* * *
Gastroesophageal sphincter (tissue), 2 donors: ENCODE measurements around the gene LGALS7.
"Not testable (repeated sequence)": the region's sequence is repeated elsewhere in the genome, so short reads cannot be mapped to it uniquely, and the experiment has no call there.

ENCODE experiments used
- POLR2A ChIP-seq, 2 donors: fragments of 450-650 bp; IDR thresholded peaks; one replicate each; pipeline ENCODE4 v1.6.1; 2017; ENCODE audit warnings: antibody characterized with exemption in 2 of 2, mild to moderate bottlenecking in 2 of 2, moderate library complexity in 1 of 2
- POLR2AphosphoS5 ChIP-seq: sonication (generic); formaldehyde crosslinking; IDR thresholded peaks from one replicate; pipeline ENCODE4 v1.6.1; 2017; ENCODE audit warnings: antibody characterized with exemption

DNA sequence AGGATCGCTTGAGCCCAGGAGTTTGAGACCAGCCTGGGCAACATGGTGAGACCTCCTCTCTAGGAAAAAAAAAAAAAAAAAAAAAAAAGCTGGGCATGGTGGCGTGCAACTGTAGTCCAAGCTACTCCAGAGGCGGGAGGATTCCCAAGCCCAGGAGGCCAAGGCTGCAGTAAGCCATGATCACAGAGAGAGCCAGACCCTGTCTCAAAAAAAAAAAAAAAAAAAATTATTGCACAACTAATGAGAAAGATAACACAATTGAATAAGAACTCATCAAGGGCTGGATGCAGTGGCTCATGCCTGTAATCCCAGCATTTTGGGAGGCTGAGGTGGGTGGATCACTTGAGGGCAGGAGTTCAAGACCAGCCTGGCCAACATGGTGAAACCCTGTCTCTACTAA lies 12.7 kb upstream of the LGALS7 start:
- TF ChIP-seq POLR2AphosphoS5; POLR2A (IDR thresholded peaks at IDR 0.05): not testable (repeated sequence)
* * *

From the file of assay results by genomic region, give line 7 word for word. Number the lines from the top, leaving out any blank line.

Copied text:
- TF ChIP-seq POLR2AphosphoS5; POLR2A (IDR thresholded peaks at IDR 0.05): not testable (repeated sequence)